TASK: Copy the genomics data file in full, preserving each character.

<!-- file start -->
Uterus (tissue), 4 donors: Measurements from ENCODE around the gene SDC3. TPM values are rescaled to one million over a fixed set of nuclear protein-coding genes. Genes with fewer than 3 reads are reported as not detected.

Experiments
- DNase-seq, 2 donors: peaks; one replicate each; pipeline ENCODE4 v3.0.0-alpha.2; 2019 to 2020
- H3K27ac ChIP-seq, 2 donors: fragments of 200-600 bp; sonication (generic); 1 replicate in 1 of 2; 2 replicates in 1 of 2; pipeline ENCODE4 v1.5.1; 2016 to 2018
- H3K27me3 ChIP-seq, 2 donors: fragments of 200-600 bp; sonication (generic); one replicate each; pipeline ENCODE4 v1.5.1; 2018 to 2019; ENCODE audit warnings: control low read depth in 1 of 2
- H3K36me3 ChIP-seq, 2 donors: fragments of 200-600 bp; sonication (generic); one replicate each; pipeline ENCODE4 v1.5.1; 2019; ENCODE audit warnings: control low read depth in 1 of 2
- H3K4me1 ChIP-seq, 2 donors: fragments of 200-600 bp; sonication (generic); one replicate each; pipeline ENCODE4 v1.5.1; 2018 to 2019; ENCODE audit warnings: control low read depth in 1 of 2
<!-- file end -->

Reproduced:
Uterus (tissue), 4 donors: Measurements from ENCODE around the gene SDC3. TPM values are rescaled to one million over a fixed set of nuclear protein-coding genes. Genes with fewer than 3 reads are reported as not detected.

Experiments
- DNase-seq, 2 donors: peaks; one replicate each; pipeline ENCODE4 v3.0.0-alpha.2; 2019 to 2020
- H3K27ac ChIP-seq, 2 donors: fragments of 200-600 bp; sonication (generic); 1 replicate in 1 of 2; 2 replicates in 1 of 2; pipeline ENCODE4 v1.5.1; 2016 to 2018
- H3K27me3 ChIP-seq, 2 donors: fragments of 200-600 bp; sonication (generic); one replicate each; pipeline ENCODE4 v1.5.1; 2018 to 2019; ENCODE audit warnings: control low read depth in 1 of 2
- H3K36me3 ChIP-seq, 2 donors: fragments of 200-600 bp; sonication (generic); one replicate each; pipeline ENCODE4 v1.5.1; 2019; ENCODE audit warnings: control low read depth in 1 of 2
- H3K4me1 ChIP-seq, 2 donors: fragments of 200-600 bp; sonication (generic); one replicate each; pipeline ENCODE4 v1.5.1; 2018 to 2019; ENCODE audit warnings: control low read depth in 1 of 2